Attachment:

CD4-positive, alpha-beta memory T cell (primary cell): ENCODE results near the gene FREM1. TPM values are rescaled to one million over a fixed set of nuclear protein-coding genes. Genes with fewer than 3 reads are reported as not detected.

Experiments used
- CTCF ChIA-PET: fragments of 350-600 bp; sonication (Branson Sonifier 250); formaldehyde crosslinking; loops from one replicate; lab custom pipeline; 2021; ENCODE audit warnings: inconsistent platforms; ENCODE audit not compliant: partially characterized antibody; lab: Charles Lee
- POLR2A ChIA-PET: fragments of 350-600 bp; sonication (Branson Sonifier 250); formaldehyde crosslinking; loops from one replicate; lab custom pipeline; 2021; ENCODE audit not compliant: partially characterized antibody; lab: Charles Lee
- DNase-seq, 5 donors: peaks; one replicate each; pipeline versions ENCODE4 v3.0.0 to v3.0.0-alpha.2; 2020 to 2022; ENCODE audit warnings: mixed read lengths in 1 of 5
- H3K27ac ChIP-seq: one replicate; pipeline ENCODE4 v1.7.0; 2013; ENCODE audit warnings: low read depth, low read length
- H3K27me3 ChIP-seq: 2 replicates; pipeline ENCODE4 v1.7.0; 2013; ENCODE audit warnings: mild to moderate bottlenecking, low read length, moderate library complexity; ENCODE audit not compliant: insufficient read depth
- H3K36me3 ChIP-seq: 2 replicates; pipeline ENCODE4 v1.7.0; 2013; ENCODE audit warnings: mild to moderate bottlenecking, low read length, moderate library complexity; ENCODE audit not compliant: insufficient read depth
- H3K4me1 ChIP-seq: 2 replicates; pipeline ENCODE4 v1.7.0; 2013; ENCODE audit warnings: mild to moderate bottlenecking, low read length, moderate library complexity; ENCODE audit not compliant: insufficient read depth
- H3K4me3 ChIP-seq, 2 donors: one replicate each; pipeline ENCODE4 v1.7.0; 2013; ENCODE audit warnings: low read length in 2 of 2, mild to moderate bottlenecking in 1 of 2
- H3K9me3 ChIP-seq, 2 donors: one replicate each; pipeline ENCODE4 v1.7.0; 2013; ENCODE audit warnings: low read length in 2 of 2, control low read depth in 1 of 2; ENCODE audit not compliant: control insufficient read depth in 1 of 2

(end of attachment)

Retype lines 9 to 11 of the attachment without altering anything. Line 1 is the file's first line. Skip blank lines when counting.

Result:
- H3K4me1 ChIP-seq: 2 replicates; pipeline ENCODE4 v1.7.0; 2013; ENCODE audit warnings: mild to moderate bottlenecking, low read length, moderate library complexity; ENCODE audit not compliant: insufficient read depth
- H3K4me3 ChIP-seq, 2 donors: one replicate each; pipeline ENCODE4 v1.7.0; 2013; ENCODE audit warnings: low read length in 2 of 2, mild to moderate bottlenecking in 1 of 2
- H3K9me3 ChIP-seq, 2 donors: one replicate each; pipeline ENCODE4 v1.7.0; 2013; ENCODE audit warnings: low read length in 2 of 2, control low read depth in 1 of 2; ENCODE audit not compliant: control insufficient read depth in 1 of 2